The water sport growing in popularity in Bristol that you have driven past without ever seeing
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You may have been stuck at traffic lights on the Plimsoll Bridge at Cumberland Basin and heard the sounds of shouting and splashing below.
But like thousands of other motorists who use the busy road everyday, you leave without knowing what is happening in the water below.
The answer is a sport called canoe polo, which is growing steadily in popularity with players completing from four clubs in our city.
For underneath Plimsoll Bridge is the city’s only permanent canoe polo pitch where games take place every Saturday morning.
What is canoe polo?
The new sport has its origins right here in the UK with an early version of the game was created by Oliver J Cock MBE in the late 1940s.
It consists of two teams with five players each.
The aim of the game is to score in the opponent’s net which is suspended above water. The ball, which is the same as the one used in water polo, can be handled by the paddle and passed between players or can be thrown by hand.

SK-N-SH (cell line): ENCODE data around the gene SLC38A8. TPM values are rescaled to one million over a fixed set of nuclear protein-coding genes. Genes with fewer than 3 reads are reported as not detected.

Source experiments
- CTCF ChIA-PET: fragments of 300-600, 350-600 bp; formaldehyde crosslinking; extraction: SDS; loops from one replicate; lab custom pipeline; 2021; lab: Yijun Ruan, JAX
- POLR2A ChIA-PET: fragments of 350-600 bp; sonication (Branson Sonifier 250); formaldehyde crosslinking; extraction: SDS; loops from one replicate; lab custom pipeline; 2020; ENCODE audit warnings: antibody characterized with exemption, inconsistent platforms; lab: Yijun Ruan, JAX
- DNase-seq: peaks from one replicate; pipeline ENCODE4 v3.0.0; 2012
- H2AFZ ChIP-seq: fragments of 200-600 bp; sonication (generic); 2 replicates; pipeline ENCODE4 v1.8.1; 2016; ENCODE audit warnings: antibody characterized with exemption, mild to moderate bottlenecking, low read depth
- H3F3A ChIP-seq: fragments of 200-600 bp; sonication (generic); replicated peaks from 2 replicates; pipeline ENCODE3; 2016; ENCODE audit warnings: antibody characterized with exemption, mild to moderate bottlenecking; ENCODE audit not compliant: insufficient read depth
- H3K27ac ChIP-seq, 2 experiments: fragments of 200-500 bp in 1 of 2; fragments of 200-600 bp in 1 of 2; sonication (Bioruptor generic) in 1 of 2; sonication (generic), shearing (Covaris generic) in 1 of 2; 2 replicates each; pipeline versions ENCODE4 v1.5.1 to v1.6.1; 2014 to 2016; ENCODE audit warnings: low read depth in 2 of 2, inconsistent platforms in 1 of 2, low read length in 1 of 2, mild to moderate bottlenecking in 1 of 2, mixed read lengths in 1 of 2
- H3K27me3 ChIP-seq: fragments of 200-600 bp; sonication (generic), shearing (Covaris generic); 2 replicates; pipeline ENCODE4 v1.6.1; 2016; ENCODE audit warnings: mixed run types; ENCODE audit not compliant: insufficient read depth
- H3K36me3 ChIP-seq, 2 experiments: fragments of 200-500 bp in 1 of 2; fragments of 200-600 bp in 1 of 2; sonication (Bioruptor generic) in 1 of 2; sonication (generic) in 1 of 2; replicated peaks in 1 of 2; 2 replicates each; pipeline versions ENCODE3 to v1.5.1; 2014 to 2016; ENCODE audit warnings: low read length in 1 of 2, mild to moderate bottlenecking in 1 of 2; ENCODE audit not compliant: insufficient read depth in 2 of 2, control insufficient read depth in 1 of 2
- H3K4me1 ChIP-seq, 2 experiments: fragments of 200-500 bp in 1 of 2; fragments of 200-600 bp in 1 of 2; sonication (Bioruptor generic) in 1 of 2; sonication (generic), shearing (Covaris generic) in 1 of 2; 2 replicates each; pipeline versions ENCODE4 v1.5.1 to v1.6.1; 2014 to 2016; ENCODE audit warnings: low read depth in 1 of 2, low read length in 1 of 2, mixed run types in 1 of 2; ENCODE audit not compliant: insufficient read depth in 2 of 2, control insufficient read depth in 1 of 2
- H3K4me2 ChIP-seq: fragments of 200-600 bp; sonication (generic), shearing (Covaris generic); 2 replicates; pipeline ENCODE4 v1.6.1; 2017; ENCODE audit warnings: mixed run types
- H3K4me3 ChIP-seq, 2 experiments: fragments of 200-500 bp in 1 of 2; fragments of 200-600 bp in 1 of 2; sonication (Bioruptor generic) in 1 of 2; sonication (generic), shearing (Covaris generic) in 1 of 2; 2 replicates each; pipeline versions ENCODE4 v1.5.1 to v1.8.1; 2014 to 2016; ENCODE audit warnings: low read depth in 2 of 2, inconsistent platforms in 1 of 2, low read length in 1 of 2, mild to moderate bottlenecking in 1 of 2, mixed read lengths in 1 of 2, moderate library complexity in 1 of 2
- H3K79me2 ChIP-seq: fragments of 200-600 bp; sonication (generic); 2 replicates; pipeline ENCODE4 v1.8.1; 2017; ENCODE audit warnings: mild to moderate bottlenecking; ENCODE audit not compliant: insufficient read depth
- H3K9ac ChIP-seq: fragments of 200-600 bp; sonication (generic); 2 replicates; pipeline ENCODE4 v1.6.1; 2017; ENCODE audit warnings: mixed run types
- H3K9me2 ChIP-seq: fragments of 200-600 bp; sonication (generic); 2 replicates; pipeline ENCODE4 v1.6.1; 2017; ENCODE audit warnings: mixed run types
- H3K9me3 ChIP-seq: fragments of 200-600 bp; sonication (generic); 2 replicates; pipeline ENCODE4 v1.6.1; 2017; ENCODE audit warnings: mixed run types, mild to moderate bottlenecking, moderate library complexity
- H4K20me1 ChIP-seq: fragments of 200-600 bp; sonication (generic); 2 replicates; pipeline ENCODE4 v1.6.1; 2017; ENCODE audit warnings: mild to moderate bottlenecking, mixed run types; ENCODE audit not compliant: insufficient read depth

The game requires a mix of teamwork, speed and careful strategy. Played for twenty minutes with a three minute break at half time, canoe polo (also known as kayak polo) demands endurance.
Where can it be played in Bristol?
In Bristol we’re lucky to have a permanent canoe polo pitch on the Cumberland Basin.
One of the organisations responsible for the permanent pitch, Avon Canoe Polo Club is one of the oldest going back to the early 1980s. They practice at Kingswood Leisure Centre on Wednesdays and Sundays with the Sunday session open to anyone who is interested.
There are currently four clubs that play canoe polo in Bristol.
Who is suitable?
Steve Watts, from the club, said canoe polo is for ‘anyone young and old’ with leagues that catering youth, women and open (mixed).
The one caveat is that any person interested in trying canoe polo must have basic kayaking skills. The club offers equipment on a first come first serve basis during practice days so you’ll need to be quick if you want to have a go.
What are the benefits?
Besides ‘meeting a great bunch of people [and] learning a new skill’, Steve also said it has ‘all the health benefits associated with keeping active in sport’.
He added that ‘the sport is growing steadily at the moment’ but that ‘there is always a burst of activity after Christmas when people think about getting fit again’.